I heard and saw Patrick speaking with students about what is involved in being an artist and making a work on this scale. He spoke with eloquence and conviction about work ethic, analysis, synthesis, decision-making and he shared invaluable life lessons." -Philip Lindsey

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A Walk on the Wild Side, like all of Dougherty’s creations, is intended to be impermanent, to gradually decompose back into the environment. “As with the beauty of a spring flowerbed, the fleeting lifespan of these objects adds urgency on one hand and a bittersweet pleasure on the other,” Dougherty says on his webpage.

Dougherty graduated from the University of North Carolina in 1967 and earned a master’s degree in hospital and health administration from the University of Iowa. After spending time in the Air Force and as a hospital administrator, he began building his own house in the woods outside Chapel Hill, N.C., in 1975. In the process of fitting together beams, notching logs and clearing saplings from his yard, the idea of his “stickwork’ creations came to him.

“It was the lessons learned while problem-solving the issues of personal shelter that proved the most useful in conceiving sculptures that could be woven through trees and flow over buildings.” Dougherty said. “It was the realization that the saplings crowded along my driveway, when cut and piled together, had an infuriating tendency to entangle with each other, but even more, that these branches could be seen as lines with which to draw and could be configured into large-scale patterns.”

He went back to the University of North Carolina and took art courses. A sculpture he made for his final student show called Maple Body Wrap caught the eye of a curator at the North Carolina Museum of Art, who encouraged him to submit it for the 1982 North Carolina Art Exhibition. The following year, he had his first one-person show, entitled Waitin’ It Out in Maple, at the Southeastern Center for Contemporary Art in Winston-Salem, N.C. Commissions for his work began coming in.

Over the last 30 years, Dougherty has built more than 250 sculptures, from Scotland to Japan and Brussels, including all over the United States. His works can be viewed at www.stickwork.net.

“I think a good sculpture has a lot of different associations for the viewer. Everyone has the experience of playing with sticks when they were children, so there’s that initial impression,” Dougherty said, adding other associations his sculptures invoke are “building birds’ nests, maybe something you saw when you visited an indigenous tribe, building a fort when you were a kid.” He personally feels that his works channel the primitive side in all of us, citing, “The shadow life of our indigenous past … the need for simple shelter, the hunting and gathering instinct.”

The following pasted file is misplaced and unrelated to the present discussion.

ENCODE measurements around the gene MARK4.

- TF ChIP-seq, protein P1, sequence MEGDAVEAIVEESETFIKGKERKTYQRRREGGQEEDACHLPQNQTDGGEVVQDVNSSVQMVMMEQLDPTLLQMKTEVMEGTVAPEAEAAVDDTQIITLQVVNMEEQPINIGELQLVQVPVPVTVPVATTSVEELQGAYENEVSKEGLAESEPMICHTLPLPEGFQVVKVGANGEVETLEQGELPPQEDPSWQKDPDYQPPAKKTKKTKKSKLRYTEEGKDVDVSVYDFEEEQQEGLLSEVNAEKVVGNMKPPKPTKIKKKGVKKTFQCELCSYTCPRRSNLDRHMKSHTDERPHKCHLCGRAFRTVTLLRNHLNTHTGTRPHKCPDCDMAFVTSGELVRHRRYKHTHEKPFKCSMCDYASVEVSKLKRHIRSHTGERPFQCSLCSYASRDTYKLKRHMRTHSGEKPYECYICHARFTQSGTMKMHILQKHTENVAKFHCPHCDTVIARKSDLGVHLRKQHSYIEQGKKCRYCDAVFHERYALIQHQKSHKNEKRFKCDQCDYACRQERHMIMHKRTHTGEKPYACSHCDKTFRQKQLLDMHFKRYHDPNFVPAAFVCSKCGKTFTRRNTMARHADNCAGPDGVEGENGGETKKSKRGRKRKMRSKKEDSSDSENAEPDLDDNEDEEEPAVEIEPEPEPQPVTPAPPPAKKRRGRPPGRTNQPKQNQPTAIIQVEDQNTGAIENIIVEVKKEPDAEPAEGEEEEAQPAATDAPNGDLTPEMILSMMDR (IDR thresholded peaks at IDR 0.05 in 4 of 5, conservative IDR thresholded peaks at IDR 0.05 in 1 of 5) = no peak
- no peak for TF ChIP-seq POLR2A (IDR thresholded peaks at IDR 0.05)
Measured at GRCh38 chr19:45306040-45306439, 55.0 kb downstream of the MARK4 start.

After Wilson, Dougherty began working on another sculpture in his home state of North Carolina, near Hillsboro. He said he enjoyed his time at Wilson, as he does when working on most college campuses. “When I’m working at a museum or another institution like that, there are usually massive considerations. College campuses are much more loosely organized. I find I usually have more volunteers and more time to interact with people who just happen by,” Dougherty said. “Things went very well here.”

Mistick said she hopes the sculpture will be a source of pride for the Chambersburg community and draw people to the campus—which the installation already seems to be doing, as evidenced by the number of parents and children who can be found there in nice weather. “This sure puts all my childhood forts to shame,” Waynesboro teacher Erin Staley ’12 said one sunny day as she watched her toddler son, Carter, explore the inside of A Walk on the Wild Side.

The project has been “a wonder-filled experience for our community,” according to Lindsey. The essence of A Walk on the Wild Side “fits perfectly with the ideals and goals of Wilson, where there is no division between the life of the mind, life of work, life of service and life of honor,” he said. “The liberal arts are, of course, at the core of Wilson’s mission. The same could be said about Mr. Dougherty’s sculpture.” 

Cathy Mentzer contributed to this article.

A Walk on the Wild Side
Visitors can explore the interior spaces of A Walk on the Wild Side.